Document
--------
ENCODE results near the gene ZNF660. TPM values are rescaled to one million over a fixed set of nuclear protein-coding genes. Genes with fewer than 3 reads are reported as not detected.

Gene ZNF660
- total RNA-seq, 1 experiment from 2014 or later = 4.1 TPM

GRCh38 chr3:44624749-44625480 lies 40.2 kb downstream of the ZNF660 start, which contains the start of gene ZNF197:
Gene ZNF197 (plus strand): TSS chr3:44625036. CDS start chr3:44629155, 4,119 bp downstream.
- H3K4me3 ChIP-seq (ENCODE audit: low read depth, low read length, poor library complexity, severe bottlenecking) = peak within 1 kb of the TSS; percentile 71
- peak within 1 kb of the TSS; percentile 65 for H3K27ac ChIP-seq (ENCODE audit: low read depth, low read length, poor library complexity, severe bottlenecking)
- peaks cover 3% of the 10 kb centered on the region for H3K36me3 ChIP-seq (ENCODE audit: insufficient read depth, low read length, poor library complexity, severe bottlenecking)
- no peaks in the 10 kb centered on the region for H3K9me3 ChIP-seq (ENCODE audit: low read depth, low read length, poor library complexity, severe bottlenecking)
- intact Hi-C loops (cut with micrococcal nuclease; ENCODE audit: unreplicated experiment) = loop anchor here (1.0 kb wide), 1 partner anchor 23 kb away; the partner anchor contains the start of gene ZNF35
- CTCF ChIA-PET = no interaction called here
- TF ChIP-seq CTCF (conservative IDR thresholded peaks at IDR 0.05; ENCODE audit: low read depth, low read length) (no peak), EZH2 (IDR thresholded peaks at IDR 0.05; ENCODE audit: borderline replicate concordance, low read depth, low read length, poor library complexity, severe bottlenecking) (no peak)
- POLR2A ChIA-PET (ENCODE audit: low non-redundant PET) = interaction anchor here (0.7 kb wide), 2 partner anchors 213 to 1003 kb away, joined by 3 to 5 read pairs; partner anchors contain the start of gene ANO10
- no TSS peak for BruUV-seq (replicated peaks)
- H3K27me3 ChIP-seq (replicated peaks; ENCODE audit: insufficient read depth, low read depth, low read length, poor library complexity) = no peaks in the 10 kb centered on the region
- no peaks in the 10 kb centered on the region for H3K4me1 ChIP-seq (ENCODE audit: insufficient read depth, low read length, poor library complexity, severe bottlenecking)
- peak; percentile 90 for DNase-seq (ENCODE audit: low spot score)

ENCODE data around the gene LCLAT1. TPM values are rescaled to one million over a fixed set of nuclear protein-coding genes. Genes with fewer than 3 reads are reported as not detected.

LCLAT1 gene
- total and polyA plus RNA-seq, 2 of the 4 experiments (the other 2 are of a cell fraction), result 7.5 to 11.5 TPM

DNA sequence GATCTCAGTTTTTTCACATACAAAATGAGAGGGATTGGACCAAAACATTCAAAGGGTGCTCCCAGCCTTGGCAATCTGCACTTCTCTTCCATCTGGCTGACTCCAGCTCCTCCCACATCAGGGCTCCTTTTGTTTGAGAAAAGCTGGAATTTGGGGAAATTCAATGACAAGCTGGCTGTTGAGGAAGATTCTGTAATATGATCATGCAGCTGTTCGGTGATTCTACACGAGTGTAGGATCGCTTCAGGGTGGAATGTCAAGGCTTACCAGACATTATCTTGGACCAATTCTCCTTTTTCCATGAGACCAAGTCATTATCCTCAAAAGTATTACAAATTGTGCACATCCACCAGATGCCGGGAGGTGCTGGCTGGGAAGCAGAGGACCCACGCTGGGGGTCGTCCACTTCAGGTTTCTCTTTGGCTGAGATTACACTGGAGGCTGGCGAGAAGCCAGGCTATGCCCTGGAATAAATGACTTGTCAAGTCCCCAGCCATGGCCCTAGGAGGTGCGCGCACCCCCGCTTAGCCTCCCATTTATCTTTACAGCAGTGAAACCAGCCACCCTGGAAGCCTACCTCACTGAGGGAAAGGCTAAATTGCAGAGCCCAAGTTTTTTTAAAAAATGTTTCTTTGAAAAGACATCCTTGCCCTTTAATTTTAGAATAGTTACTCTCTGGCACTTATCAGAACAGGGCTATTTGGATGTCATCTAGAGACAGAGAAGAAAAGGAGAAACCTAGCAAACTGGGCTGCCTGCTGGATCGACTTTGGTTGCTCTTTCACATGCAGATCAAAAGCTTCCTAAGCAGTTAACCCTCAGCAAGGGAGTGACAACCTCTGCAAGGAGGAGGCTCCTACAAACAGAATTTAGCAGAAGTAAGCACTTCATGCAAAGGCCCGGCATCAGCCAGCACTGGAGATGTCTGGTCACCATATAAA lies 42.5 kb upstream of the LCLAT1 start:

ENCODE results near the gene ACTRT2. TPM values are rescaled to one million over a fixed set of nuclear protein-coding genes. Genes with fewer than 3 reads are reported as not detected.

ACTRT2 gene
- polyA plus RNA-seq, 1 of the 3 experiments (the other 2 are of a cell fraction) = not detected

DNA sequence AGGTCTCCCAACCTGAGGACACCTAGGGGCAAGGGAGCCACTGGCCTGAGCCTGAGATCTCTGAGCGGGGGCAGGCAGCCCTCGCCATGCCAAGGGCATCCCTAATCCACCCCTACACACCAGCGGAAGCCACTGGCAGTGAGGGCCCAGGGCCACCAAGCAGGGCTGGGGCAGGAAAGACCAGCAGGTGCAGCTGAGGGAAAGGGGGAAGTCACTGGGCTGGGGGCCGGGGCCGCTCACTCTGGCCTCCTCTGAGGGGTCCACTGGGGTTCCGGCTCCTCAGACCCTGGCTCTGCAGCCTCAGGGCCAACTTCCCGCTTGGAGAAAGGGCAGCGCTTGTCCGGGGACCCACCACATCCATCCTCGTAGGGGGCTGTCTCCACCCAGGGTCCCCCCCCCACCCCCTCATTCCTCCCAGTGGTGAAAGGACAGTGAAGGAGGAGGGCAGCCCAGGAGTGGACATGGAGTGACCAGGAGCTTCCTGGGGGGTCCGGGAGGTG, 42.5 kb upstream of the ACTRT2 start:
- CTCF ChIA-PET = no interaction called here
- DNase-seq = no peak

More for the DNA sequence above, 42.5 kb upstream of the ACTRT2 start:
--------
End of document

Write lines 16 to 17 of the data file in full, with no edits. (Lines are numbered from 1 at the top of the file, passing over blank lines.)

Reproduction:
- no peaks in the 10 kb centered on the region for H3K4me1 ChIP-seq (ENCODE audit: insufficient read depth, low read length, poor library complexity, severe bottlenecking)
- peak; percentile 90 for DNase-seq (ENCODE audit: low spot score)